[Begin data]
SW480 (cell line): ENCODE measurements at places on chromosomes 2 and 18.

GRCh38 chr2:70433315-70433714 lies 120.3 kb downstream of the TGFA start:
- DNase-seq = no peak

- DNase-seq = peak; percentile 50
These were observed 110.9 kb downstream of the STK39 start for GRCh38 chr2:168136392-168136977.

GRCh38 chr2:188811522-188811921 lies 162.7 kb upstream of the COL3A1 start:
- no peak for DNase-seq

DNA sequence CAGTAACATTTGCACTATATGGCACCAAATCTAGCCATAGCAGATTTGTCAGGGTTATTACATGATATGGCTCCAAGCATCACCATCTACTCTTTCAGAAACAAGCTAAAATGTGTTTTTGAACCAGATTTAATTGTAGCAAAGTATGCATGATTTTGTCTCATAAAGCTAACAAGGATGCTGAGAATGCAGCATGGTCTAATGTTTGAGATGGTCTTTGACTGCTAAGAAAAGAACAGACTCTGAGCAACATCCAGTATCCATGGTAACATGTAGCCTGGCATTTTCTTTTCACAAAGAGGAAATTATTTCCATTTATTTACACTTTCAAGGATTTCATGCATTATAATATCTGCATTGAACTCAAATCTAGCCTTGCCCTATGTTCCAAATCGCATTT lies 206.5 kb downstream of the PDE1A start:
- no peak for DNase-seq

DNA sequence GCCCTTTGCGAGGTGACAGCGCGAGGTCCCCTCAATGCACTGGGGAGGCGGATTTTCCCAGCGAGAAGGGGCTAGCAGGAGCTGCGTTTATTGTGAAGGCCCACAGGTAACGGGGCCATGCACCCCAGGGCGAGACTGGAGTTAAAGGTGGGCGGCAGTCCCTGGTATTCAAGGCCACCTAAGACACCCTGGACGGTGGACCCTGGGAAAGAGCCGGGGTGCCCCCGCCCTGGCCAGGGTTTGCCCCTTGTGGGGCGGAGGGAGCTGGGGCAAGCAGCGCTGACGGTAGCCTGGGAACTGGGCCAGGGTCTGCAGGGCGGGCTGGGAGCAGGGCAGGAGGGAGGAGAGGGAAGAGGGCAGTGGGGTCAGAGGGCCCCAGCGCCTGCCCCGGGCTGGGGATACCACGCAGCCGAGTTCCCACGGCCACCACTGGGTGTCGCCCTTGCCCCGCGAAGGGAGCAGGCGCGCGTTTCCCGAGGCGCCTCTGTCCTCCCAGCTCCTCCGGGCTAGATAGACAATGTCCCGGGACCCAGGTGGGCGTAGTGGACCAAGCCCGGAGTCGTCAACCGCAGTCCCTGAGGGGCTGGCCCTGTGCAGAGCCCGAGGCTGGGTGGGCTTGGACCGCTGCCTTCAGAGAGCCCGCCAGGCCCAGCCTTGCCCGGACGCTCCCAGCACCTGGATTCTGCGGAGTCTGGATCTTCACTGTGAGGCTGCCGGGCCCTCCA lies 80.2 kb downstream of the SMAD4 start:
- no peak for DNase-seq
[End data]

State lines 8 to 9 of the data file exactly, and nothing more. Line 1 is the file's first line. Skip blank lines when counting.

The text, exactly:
DNA sequence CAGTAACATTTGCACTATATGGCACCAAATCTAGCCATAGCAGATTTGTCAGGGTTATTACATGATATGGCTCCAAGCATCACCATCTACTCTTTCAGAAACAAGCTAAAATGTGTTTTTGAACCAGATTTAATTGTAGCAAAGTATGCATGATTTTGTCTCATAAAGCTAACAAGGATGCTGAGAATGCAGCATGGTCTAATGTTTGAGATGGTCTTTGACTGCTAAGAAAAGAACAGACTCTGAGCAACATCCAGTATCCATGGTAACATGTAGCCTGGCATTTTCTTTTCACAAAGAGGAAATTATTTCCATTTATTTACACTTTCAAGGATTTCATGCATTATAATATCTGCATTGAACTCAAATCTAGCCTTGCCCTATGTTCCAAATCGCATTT lies 206.5 kb downstream of the PDE1A start:
- no peak for DNase-seq